- Facile bisurethane supramolecular polymers containing flexible alicyclic receptor units. Soft Matter, 5(10), 2000-2000.
- Novel Difunctional Reversible Addition Fragmentation Chain Transfer (RAFT) Agent for the Synthesis of Telechelic and ABA Triblock Methacrylate and Acrylate Copolymers. Macromolecules, 40(7), 2318-2326.
- Thermal stability of reversible addition-fragmentation chain transfer/macromolecular architecture design by interchange of xanthates chain-transfer agents. Journal of Polymer Science Part A: Polymer Chemistry, 44(24), 6980-6987.
- Alternative syntheses of linear polyurethanes using masked isocyanate monomers. Reactive and Functional Polymers, 66(11), 1284-1295.
- Synthesis and Physical Property Evaluation of a Series of Poly(N‐2‐Pyridylmethyl Methacrylamide‐ Co‐Methyl Methacrylate)s and Related Polymers. Journal of Macromolecular Science, Part B, 44(6), 941-965.
- UV-reactive Elvacite acrylic resins for property differentiation. Surface Coatings International Part A: Coatings Journal, 86(6), 221-228.
- Synthesis of well-defined macromonomers by sequential ATRP-catalytic chain transfer and copolymerization with ethyl acrylate. MACROMOLECULES, 35(24), 8954-8961.
- Synthesis of Well-Defined Macromonomers by Sequential ATRP−Catalytic Chain Transfer and Copolymerization with Ethyl Acrylate. Macromolecules, 35(24), 8954-8961.
- Preparative scale synthesis of 1:1 alternating copolymers of styrene and methyl methacrylate. Macromolecular Chemistry and Physics, 203(10-11), 1427-1435.
- Branched methacrylate copolymers from multifunctional monomers: chemical composition and physical architecture distributions. Polymer, 43(2), 245-254.
- Facile, versatile and cost effective route to branched vinyl polymers. Polymer, 41(15), 6027-6031.
- Branching in methyl methacrylate polymerizations incorporating a polymeric chain transfer agent. American Chemical Society, Polymer Preprints, Division of Polymer Chemistry, 40(2), 167-168.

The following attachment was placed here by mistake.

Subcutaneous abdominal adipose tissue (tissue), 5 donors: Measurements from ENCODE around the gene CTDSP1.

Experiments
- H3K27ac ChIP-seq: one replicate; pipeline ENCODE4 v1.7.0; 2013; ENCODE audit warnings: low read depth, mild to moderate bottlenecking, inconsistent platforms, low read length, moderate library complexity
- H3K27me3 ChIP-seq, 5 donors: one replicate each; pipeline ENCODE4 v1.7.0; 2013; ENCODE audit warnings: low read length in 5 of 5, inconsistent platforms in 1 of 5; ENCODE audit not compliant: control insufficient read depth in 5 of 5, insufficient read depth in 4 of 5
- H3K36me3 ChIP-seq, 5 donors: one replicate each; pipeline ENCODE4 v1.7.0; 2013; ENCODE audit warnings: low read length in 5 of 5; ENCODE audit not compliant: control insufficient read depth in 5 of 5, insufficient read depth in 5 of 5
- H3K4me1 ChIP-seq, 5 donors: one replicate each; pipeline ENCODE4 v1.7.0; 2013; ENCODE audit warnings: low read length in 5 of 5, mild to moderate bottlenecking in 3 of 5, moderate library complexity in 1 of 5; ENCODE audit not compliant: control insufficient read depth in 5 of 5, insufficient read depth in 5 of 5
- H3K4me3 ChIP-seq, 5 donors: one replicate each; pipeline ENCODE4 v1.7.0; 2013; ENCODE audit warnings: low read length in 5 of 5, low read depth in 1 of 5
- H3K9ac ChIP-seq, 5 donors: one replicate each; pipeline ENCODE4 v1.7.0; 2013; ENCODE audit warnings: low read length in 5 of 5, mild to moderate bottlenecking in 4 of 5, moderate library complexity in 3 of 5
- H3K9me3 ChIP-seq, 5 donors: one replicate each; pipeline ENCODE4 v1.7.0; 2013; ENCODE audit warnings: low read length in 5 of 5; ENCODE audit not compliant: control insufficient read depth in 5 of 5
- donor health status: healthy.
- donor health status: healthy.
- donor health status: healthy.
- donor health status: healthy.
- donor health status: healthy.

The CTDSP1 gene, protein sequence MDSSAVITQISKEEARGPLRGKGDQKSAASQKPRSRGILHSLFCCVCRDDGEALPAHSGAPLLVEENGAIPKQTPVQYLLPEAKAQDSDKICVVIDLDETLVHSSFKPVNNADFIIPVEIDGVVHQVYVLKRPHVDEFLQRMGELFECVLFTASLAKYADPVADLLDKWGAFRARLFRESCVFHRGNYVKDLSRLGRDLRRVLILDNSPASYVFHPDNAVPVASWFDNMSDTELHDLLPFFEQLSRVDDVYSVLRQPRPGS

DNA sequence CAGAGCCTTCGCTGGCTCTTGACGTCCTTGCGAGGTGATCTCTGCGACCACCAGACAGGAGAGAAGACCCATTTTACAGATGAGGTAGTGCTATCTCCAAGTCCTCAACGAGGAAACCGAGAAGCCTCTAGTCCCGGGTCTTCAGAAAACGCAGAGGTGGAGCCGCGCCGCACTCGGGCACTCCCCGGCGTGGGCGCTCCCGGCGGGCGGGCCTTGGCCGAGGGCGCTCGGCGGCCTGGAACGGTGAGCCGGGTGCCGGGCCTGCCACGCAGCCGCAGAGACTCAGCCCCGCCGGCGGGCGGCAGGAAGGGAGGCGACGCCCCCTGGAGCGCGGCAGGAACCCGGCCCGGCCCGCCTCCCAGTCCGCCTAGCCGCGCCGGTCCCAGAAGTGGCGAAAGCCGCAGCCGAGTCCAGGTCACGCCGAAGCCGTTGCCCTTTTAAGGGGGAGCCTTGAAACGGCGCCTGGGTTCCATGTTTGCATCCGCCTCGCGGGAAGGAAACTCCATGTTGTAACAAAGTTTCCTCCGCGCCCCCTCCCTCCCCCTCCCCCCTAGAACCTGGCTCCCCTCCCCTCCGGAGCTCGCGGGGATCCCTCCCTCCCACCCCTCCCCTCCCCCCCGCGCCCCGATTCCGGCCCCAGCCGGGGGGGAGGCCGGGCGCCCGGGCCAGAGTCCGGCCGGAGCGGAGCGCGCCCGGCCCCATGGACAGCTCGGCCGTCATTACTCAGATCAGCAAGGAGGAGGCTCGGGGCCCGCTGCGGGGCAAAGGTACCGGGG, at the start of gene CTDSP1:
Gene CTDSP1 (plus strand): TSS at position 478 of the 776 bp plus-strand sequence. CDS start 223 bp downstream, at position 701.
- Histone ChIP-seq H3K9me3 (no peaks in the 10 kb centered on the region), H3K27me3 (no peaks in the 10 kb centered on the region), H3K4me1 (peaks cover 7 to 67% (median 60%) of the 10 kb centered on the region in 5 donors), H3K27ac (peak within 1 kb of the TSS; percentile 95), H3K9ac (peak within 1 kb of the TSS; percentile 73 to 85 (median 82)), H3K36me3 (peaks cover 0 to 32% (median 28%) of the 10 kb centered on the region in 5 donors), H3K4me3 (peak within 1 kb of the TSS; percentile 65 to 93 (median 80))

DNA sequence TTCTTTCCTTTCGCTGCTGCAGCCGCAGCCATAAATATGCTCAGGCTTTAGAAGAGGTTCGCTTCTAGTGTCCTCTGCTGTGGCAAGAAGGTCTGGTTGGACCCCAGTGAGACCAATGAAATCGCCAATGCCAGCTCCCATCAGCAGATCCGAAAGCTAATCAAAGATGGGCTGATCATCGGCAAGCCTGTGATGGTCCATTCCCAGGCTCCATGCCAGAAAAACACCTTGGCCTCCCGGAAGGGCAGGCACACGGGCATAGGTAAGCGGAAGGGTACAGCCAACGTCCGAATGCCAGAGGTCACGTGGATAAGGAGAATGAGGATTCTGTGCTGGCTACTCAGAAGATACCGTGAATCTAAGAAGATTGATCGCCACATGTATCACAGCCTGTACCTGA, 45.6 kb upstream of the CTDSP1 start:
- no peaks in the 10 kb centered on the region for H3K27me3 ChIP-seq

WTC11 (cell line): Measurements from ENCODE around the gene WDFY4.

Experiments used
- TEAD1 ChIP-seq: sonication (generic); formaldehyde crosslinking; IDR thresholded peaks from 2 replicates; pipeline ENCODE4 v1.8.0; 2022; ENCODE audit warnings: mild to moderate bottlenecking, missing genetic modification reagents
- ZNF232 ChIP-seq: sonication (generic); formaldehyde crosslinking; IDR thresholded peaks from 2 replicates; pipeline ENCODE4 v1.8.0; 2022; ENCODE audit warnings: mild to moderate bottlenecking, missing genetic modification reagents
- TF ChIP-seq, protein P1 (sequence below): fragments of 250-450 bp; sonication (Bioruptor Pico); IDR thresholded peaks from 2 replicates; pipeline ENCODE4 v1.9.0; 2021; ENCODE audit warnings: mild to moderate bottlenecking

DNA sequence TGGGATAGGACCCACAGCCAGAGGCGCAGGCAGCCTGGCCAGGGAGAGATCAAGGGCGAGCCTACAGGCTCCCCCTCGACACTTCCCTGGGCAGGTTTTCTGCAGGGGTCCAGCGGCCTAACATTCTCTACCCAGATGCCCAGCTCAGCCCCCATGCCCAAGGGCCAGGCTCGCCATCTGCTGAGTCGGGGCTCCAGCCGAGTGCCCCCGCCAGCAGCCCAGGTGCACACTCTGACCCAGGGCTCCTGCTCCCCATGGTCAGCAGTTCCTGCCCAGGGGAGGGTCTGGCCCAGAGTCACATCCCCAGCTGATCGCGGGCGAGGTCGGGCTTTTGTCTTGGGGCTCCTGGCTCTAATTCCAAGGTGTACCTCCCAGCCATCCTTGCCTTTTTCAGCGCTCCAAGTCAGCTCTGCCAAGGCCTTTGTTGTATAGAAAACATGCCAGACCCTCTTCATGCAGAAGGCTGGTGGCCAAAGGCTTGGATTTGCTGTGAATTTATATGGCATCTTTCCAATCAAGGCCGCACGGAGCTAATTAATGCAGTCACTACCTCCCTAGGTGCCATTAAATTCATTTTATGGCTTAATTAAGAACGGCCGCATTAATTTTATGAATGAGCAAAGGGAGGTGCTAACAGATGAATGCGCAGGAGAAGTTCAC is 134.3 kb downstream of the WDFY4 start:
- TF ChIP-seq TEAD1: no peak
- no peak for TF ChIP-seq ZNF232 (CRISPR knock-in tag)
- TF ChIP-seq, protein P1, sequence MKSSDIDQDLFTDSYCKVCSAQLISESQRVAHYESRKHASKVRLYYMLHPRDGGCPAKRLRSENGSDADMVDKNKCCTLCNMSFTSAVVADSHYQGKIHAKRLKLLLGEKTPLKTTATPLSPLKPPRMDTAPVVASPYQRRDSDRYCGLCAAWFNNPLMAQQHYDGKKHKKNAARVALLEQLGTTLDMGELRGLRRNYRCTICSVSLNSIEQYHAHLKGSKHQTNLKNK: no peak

- Application of the Kwei equation to the glass transition of dye solute–polymer blends. Polymer, 40(8), 1935-1941.
- The effect of polymer structure on specific interactions between dye solutes and polymers. Polymer, 40(5), 1325-1332.
- The effect of specific interactions on dye transport in polymers above the glass transition. Polymer, 40(14), 4001-4011.
- Model for the permeability of functionalised solutes in polymers above the glass transition involving specific interactions. Polymer, 39(17), 3977-3980.
- Specific interactions between dye solutes and polymers: The effect of dye solute structure and concentration. Polymer, 39(10), 2055-2060.
- The permeability of a disazothiophene dye solute in polymer matrices above the glass transition. Polymer, 38(12), 2989-2995.
- Solute diffusion in relation to the glass transition temperature of solute-polymer blends. European Polymer Journal, 33(8), 1369-1376.
- The effect of intermolecular forces on the glass transition of solute-polymer blends: 2. Extension to different solutes. Polymer, 38(17), 4477-4483.
- The effect of intermolecular forces on the glass transition of solute-polymer blends. Polymer, 38(10), 2407-2414.
- Study of dye diffusion in polymers using Rutherford backscattering. Polymer, 37(13), 2695-2700.
- Molecular weight and solution viscosity characterization of PVC. Journal of Vinyl and Additive Technology, 15(2), 105-108.
- Microphase separation induced in the melt of Pluronic copolymers by blending with a hydrogen bonding urea–urethane end-capped supramolecular polymer. Soft Matter, 11(29), 5799-5803.
- Branched methacrylate copolymers from multifunctional comonomers: the effect of multifunctional monomer functionality on polymer architecture and properties. J. Mater. Chem., 13(11), 2711-2720.
- Exploiting acrylic polymer architecture in surface coatings applications, 41-60.
- Facile and cost-effective branched acrylic copolymers from multifunctional comonomers and multifunctional chain transfer agents. Polymer Chemistry, 6(41), 7333-7341.
Conference proceedings papers
- Molecular scale design for highly thermo-sensitive supramolecular polymers. ABSTRACTS OF PAPERS OF THE AMERICAN CHEMICAL SOCIETY, Vol. 242
- Temperature responsive self-assembled polyurea and polyurethane networks. American Chemical Society, Polymer Preprints, Division of Polymer Chemistry, Vol. 49(1) (pp 1084-1085)
- POLY 552-Temperature responsive self-assembled polyurea and polyurethane networks. ABSTRACTS OF PAPERS OF THE AMERICAN CHEMICAL SOCIETY, Vol. 235
- POLY 15-Self-assembled urethane and urea "pseudo" polymers. ABSTRACTS OF PAPERS OF THE AMERICAN CHEMICAL SOCIETY, Vol. 234
- Branching in methyl methacrylate polymerizations incorporating a polymeric chain-transfer agent.. ABSTRACTS OF PAPERS OF THE AMERICAN CHEMICAL SOCIETY, Vol. 218 (pp U525-U525)
- Polymers for electronic imaging: The control of dye transport via dye-polymer interactions. IS&T 50TH ANNUAL CONFERENCE, FINAL PROGRAM AND PROCEEDINGS (pp 299-304)